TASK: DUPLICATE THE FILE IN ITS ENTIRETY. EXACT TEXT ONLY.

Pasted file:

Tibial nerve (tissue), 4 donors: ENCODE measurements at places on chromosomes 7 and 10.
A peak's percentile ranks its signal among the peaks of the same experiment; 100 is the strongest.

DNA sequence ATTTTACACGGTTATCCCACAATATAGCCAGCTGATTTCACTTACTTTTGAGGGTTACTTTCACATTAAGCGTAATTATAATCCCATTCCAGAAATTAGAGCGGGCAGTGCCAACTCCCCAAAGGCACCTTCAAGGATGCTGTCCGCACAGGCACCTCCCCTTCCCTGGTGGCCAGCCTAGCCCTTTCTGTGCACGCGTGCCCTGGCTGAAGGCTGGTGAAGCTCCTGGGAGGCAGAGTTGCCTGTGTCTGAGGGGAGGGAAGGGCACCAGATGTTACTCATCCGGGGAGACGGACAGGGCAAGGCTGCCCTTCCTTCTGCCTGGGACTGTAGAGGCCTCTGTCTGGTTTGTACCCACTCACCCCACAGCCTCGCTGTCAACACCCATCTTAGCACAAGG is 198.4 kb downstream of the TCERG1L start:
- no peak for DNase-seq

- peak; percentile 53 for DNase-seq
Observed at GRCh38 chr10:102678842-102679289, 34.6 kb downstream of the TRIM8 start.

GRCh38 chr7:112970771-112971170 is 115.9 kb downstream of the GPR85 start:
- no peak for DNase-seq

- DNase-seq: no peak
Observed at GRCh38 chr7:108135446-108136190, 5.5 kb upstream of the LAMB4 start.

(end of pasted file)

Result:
Tibial nerve (tissue), 4 donors: ENCODE measurements at places on chromosomes 7 and 10.
A peak's percentile ranks its signal among the peaks of the same experiment; 100 is the strongest.

DNA sequence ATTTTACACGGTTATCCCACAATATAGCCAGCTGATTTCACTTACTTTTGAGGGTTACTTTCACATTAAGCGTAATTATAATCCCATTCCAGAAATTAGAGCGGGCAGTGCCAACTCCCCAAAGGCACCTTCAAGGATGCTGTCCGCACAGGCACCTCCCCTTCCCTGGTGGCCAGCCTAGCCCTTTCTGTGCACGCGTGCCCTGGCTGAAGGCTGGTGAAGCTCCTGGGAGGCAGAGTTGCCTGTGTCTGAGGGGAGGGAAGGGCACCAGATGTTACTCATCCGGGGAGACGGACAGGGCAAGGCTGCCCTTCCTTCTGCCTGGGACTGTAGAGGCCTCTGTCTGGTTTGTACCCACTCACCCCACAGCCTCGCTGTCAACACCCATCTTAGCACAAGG is 198.4 kb downstream of the TCERG1L start:
- no peak for DNase-seq

- peak; percentile 53 for DNase-seq
Observed at GRCh38 chr10:102678842-102679289, 34.6 kb downstream of the TRIM8 start.

GRCh38 chr7:112970771-112971170 is 115.9 kb downstream of the GPR85 start:
- no peak for DNase-seq

- DNase-seq: no peak
Observed at GRCh38 chr7:108135446-108136190, 5.5 kb upstream of the LAMB4 start.